The George A. Smathers Libraries already has several projects mounted on flexible bibliographic software--Pro-Cite-- which is compatible with MARC records, has a lengthy abstract field which project workers can use to advantage storing the assorted data re: the Florida USNP, and it is a relational database, making keyword searching or whatever other tags are used quite easy. Other softwares to which staff will have access include Microsoft (word processing)and Microsoft File (for mailing labels, etc.), Double Helix (database manager), Excel (spreadsheet), Super Paint and MacDraw (graphics--if needed for reports, etc.). The UF staff have found it quite easy to learn and adapt to assorted projects, one of which is the Preservation Office's record of microfilmed materials, Filmlog, generated from Pro-Cite software. [Sample entry in appendices]. The hardware consists of access to two MacIntosh personal computers, model SE/30, already inhouse. As part of UF's cost sharing an SE/30 has specifically been budgeted for in the grant proposal for the exclusive use of USNP staff.
The results of the Florida USNP survey will also be entered on Pro-Cite. The UF systems office has translation softwares with which the inhouse staff can send copies of the survey or any portion thereof (paper or diskette) to any requestor.
Using criteria developed by the advisory committee, data will be analyzed to determine which which titles are most representative of their genre; which titles are already microfilmed but not to Research Libraries Group (RLG) preservation standards and which should be redone; where are the highest concentrations of unfilmed papers so staff and filming processes can be used most effectively, etc.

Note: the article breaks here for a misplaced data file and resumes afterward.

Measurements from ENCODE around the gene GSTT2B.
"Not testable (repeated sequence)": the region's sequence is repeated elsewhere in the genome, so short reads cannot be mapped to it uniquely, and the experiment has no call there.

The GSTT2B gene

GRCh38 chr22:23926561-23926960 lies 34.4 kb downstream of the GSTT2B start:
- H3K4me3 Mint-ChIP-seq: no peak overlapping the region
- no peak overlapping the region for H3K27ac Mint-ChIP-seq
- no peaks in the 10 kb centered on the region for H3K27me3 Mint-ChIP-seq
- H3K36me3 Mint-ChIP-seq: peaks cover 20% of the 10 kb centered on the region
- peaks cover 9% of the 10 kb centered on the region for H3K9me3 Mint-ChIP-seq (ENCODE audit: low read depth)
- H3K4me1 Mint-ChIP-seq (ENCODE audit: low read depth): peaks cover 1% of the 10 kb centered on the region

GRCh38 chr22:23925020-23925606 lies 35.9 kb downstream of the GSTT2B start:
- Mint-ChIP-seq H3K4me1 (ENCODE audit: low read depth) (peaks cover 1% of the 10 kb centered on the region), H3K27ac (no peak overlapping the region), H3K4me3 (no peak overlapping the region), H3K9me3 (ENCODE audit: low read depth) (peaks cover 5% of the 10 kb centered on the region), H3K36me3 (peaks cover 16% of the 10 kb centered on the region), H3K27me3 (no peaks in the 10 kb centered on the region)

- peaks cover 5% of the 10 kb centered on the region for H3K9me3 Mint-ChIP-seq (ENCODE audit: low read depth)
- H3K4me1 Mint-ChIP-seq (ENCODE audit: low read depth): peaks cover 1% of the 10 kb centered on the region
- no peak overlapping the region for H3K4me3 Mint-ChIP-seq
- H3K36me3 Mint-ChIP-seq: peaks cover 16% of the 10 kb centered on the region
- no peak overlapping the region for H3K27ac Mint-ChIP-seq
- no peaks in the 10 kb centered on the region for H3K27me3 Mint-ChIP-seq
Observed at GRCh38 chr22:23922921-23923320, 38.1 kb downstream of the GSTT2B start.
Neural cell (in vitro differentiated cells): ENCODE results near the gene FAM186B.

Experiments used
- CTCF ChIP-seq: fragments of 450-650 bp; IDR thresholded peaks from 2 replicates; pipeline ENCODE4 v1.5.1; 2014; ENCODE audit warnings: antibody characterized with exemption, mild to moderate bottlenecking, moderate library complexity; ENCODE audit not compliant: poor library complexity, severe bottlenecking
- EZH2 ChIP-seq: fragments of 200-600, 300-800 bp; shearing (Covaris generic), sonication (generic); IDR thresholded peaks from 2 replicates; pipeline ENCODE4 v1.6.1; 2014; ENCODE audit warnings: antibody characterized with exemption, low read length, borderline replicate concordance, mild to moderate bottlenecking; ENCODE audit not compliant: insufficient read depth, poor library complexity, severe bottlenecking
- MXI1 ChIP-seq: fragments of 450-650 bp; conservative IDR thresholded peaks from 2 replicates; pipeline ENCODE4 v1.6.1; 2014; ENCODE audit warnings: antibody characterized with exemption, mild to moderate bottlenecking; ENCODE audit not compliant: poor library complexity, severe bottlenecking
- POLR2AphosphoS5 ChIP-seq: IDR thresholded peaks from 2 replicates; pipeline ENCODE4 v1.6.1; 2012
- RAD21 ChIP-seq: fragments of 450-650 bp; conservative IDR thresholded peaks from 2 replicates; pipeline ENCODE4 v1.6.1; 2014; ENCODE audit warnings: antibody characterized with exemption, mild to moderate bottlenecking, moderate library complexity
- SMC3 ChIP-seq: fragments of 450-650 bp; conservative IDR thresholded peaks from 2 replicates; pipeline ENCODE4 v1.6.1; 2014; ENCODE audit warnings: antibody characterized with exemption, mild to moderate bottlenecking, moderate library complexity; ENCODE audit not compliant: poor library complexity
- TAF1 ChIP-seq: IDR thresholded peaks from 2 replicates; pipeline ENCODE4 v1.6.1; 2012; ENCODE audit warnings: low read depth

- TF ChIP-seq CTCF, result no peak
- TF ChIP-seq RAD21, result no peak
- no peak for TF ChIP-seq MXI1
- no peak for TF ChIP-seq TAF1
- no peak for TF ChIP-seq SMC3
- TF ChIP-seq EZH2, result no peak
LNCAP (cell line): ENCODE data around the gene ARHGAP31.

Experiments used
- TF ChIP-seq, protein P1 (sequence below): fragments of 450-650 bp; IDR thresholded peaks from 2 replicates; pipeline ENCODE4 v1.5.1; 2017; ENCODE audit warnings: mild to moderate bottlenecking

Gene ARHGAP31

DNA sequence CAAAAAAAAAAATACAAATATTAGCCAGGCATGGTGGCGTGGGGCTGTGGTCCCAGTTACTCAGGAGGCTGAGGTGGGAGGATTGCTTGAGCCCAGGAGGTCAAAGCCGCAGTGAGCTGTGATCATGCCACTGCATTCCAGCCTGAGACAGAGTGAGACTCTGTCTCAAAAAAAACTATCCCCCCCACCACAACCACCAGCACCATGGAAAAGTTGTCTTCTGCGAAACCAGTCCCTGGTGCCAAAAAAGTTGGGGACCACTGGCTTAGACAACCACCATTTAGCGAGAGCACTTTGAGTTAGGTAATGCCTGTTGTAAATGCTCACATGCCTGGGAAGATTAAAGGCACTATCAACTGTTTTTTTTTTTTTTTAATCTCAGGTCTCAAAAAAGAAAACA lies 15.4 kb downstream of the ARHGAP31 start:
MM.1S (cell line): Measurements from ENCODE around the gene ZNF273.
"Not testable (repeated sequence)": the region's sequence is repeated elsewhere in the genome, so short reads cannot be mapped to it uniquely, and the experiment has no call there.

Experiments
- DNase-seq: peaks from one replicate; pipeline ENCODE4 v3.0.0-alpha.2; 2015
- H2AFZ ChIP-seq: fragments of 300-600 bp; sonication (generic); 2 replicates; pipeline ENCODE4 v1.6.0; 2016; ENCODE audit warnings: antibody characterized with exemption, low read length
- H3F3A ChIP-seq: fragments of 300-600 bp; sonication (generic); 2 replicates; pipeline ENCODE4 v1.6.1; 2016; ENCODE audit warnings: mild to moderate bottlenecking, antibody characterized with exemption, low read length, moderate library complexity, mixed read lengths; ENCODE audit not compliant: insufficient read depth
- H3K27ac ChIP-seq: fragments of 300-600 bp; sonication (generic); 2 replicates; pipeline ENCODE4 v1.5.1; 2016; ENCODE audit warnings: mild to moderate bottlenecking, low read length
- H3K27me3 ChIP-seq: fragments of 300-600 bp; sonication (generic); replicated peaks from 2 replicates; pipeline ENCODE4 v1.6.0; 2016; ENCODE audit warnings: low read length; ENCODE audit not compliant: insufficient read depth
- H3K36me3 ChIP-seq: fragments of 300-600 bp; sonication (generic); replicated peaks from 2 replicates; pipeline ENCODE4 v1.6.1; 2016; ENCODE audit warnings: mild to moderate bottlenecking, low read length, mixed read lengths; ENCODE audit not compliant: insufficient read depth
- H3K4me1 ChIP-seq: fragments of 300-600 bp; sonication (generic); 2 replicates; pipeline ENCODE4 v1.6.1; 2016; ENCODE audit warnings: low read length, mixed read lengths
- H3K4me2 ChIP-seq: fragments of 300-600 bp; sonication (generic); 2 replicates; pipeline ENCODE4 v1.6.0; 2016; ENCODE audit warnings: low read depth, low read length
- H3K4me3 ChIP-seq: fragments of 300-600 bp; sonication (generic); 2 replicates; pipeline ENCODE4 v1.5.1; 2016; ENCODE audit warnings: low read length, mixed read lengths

Advisory Board
Several people have been contacted and have agreed to serve on the advisory board. They represent scholars, librarians, and newspaper interests.
Membership of the Statewide USNP Committee

Buddy McKay, Lt. Governor, State of Florida, Tallahassee, FL

Mary Ann Cleveland and Lorraine Summers, Florida Collection
State Library of Florida, Tallahassee, FL
Dean DeBolt, Head, Special Collections, Library, University of West
Florida, Pensacola, FL
Bob Isaacs, Head, Information Services, Sun-Sentinel, Ft. Lauderdale, FL
Nora Paul, Head Librarian, Poynter Institute for Media Studies, St.
Petersburg, FL (Affiliated with the St. Petersburg Times)
Ralph L. Lowenstein, Dean, College of Journalism and Communications, University of Florida, Gainesville
Bill Brown, Head, Special Collections, Library, University of Miami,
Coral Gables, FL
Dr. Jerrell H. Shofner, Chairman, Department of History, University
of Central Florida, Orlando, FL
Dr. Samuel Proctor, Distinguished Service Professor, Department of
History, University of Florida, Gainesville, FL
The USNP will also solicit-the support of the Florida Press Association, the Florida Historical Society, the Florida Library Association, the Florida News Librarians Association, the Poynter Institute, and the foundations associated with the Gannett and Knight-Ridder newspaper chains whose publications are well represented in this state. The board will be given information regarding current bibliographic tools and other types of access, the amount of microfilming done thus far, etc. and from this information develop initial criteria as to what ought to be looked for and preserved. After the survey results are obtained, they will examine those results and determine the priorities and levels thereof. The board will also provide support for publicity and suggestions for funding for the later phases of the project.